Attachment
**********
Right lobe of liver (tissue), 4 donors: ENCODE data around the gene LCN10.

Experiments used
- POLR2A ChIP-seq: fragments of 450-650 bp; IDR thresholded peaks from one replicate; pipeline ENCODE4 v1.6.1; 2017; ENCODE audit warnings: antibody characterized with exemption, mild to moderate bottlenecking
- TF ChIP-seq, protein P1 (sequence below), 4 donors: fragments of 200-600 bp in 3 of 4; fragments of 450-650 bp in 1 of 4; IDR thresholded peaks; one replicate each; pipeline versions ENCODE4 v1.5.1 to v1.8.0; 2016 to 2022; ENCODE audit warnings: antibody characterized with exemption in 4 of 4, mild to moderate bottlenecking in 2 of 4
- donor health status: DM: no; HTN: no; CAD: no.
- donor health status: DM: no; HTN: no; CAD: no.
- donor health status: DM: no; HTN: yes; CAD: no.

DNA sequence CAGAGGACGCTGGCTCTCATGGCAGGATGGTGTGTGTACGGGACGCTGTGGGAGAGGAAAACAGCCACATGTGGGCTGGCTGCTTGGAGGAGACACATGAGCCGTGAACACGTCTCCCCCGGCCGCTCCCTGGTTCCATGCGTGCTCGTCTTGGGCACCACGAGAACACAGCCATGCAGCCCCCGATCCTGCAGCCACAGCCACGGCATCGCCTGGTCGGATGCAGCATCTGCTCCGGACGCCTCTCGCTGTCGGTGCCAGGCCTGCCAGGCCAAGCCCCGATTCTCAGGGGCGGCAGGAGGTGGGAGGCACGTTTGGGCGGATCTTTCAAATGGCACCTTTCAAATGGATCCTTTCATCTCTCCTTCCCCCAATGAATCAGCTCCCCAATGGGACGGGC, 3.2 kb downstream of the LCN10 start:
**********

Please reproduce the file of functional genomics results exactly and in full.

Right lobe of liver (tissue), 4 donors: ENCODE data around the gene LCN10.

Experiments used
- POLR2A ChIP-seq: fragments of 450-650 bp; IDR thresholded peaks from one replicate; pipeline ENCODE4 v1.6.1; 2017; ENCODE audit warnings: antibody characterized with exemption, mild to moderate bottlenecking
- TF ChIP-seq, protein P1 (sequence below), 4 donors: fragments of 200-600 bp in 3 of 4; fragments of 450-650 bp in 1 of 4; IDR thresholded peaks; one replicate each; pipeline versions ENCODE4 v1.5.1 to v1.8.0; 2016 to 2022; ENCODE audit warnings: antibody characterized with exemption in 4 of 4, mild to moderate bottlenecking in 2 of 4
- donor health status: DM: no; HTN: no; CAD: no.
- donor health status: DM: no; HTN: no; CAD: no.
- donor health status: DM: no; HTN: yes; CAD: no.

DNA sequence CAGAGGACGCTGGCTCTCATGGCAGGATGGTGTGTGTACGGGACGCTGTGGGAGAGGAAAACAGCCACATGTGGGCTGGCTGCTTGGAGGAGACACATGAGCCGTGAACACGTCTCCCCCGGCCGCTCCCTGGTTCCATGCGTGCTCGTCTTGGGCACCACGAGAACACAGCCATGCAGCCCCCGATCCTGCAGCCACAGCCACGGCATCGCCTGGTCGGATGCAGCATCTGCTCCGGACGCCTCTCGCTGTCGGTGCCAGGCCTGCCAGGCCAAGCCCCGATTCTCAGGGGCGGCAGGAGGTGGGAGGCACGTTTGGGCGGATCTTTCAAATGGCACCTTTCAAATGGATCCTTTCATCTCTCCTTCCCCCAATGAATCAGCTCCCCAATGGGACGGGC, 3.2 kb downstream of the LCN10 start: